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A comparative study on the prevalence of enamel defects and dental caries in children and adolescents with and without coeliac disease
 

Type:  Articles

Pubblication date:  /2/2004

Authors:  C.H. Priovolou, A.P. Vanderas, L. Papagiannoulis

Language:  English

Institution:  Department of Paediatric Dentistry, School of Dental Medicine, University of Athens, Greece

Publication:  European Journal of Paediatric Dentistry

Publisher:  Ariesdue Srl

Keywords:  Coeliac disease, Enamel defects, Dental caries.

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Title:  A comparative study on the prevalence of enamel defects and dental caries in children and adolescents with and without coeliac disease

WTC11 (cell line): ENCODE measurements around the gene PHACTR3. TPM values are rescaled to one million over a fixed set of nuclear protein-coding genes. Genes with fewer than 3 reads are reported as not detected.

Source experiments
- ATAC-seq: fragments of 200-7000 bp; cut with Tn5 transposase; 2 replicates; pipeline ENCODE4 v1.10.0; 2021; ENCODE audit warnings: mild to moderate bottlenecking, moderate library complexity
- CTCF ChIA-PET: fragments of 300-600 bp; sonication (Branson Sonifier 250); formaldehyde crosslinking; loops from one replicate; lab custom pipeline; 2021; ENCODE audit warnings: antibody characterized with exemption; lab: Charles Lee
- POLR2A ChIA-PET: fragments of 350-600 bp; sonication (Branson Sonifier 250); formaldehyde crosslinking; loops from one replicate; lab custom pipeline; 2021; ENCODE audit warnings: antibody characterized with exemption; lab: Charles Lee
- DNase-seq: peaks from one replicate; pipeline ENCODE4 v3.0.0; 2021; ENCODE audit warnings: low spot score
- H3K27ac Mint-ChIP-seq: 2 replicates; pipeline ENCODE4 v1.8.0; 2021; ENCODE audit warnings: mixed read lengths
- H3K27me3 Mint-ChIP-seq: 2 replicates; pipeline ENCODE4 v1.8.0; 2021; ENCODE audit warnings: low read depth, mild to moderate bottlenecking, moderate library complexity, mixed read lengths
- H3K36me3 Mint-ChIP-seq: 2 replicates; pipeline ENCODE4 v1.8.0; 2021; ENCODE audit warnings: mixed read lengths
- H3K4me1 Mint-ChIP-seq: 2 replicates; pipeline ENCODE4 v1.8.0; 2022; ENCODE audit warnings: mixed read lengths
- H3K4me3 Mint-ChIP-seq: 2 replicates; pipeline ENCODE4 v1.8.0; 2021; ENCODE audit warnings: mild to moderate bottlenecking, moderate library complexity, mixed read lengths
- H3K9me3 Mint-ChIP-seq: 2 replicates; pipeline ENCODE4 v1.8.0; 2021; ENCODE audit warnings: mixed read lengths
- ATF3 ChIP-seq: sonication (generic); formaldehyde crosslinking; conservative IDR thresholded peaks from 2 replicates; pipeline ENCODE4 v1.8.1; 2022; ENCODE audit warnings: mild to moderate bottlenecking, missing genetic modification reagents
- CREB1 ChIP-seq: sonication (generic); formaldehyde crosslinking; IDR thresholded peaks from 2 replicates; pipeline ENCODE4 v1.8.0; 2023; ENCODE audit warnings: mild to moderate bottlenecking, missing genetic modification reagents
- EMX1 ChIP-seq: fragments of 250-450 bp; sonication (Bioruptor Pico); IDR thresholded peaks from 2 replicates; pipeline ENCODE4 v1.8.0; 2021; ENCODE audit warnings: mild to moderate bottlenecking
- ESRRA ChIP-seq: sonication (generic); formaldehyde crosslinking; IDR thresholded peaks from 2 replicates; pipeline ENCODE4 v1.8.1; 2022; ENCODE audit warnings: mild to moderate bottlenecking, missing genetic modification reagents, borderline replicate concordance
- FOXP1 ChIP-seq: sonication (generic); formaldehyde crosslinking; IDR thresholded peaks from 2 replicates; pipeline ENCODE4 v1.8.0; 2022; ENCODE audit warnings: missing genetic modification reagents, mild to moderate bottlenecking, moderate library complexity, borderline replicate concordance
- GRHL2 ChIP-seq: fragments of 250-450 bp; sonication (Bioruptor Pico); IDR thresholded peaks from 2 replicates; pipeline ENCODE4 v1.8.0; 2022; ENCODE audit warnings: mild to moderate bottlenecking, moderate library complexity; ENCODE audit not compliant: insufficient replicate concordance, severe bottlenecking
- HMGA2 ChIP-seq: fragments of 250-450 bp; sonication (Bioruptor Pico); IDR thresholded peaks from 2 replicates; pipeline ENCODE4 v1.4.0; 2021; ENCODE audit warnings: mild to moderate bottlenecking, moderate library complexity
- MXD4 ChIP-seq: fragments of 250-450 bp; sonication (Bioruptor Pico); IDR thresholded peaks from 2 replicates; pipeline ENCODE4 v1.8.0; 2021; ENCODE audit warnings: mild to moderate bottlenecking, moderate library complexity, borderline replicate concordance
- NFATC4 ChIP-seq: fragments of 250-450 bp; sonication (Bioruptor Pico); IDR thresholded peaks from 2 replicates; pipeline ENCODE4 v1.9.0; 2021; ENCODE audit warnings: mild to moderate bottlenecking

Abstract:  Aim This was to test for differences in the prevalence of enamel defects and dental caries between children and adolescents with and without coeliac disease (CD). Materials and methods The sample consisted of 27 children and adolescents, aged 3 to 18 years with CD, and a control group of 27 healthy subjects matched by age and gender. Enamel defects were diagnosed and classified according to criteria described by Aine [1986], while dental caries was recorded as DMFT(S) and dmft(s) indices [Koch, 1970]. Dental plaque was recorded by the Plaque Control Record Index. Information related to medical history, oral hygiene habits, use of fluoride, history of dental trauma and socioeconomic factors was collected by a structured parental questionnaire. Also, in children with CD the age of initiation and diagnosis of the disease was recorded. Statistics The c2 and the paired t-test were used for the statistical analysis of the qualitative and quantitative data respectively. The logistic multiple regression analysis was applied to test whether the time period between the initiation and diagnosis of CD and other related factors had a significant (p?0.05) impact on the presence of enamel defects. Results The prevalence of enamel defects was higher in the CD group. Differences in frequency and symmetrical distribution of the defects were statistically significant between CD and control groups. With respect to dental caries, significant differences in the mean values of DMFS/dmfs were found between the two groups. Higher values of DMFS/dmfs were recorded in the control group. Conclusion CD increases the risk of developing enamel defects in permanent teeth but not of having dental caries.

 
 
 
 
 
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